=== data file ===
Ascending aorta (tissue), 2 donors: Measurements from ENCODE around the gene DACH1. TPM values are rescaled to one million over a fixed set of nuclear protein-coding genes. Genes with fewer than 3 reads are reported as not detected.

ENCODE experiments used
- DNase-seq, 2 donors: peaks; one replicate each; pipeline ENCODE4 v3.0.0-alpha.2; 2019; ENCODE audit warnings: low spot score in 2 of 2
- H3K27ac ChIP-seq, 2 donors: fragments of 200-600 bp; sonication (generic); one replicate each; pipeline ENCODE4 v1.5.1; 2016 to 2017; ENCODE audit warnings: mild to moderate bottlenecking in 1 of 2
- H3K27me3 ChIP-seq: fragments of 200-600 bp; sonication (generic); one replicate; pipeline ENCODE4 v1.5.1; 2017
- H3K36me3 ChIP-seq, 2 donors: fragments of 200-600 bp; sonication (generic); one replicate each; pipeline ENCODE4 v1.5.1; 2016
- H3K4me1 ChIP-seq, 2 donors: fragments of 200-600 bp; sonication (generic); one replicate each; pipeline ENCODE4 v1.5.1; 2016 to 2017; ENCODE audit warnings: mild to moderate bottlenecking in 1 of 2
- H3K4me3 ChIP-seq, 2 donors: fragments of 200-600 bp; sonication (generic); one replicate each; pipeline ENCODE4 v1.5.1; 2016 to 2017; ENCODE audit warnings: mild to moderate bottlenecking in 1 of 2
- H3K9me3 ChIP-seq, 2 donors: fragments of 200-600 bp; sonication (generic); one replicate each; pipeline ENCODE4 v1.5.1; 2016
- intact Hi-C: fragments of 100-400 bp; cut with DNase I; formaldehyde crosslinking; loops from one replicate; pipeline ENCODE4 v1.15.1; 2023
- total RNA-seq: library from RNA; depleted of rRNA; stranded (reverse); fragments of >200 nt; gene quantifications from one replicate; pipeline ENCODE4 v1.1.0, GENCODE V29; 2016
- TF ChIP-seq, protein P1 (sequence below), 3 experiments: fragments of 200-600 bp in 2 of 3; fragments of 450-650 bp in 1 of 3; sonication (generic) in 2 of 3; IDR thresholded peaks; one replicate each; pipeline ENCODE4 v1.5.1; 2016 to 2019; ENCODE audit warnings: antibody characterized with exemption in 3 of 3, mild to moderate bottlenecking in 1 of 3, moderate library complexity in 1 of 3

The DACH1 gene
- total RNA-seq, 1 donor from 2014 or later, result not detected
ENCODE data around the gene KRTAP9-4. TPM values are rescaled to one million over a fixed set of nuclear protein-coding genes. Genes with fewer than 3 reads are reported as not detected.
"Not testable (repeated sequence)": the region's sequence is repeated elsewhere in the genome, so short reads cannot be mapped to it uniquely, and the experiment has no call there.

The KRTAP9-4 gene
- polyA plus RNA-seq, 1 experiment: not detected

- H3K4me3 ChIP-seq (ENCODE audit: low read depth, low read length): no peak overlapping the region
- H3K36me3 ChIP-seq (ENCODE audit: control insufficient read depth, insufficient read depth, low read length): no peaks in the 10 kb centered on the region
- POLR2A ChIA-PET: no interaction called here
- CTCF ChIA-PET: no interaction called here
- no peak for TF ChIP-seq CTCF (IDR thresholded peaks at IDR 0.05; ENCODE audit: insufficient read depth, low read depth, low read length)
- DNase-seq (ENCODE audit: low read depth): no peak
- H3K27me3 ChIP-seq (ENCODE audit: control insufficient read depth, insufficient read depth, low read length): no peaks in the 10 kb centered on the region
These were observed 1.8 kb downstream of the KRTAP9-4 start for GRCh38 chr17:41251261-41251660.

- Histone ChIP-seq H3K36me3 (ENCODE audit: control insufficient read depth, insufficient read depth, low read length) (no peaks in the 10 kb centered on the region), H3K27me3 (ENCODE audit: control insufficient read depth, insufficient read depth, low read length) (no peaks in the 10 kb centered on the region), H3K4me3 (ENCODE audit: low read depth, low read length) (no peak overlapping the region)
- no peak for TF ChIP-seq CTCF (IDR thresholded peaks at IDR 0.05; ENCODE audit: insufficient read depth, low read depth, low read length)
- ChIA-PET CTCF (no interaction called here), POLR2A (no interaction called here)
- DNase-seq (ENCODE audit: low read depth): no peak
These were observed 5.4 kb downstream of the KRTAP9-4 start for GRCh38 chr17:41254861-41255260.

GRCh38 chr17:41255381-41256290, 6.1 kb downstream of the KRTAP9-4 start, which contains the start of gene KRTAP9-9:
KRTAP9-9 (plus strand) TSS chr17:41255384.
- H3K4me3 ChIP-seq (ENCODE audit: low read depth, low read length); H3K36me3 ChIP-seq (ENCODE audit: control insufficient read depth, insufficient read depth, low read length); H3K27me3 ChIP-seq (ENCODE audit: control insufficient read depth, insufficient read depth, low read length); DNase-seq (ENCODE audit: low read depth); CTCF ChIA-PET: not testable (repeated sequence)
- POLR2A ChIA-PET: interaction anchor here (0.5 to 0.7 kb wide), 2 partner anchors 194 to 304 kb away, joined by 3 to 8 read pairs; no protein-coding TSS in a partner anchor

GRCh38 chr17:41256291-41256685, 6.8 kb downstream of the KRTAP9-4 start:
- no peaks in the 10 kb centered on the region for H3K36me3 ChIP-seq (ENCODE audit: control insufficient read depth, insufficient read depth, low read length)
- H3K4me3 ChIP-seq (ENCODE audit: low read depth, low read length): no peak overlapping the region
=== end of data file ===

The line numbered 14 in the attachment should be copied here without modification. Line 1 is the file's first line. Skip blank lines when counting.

- total RNA-seq, 1 donor from 2014 or later, result not detected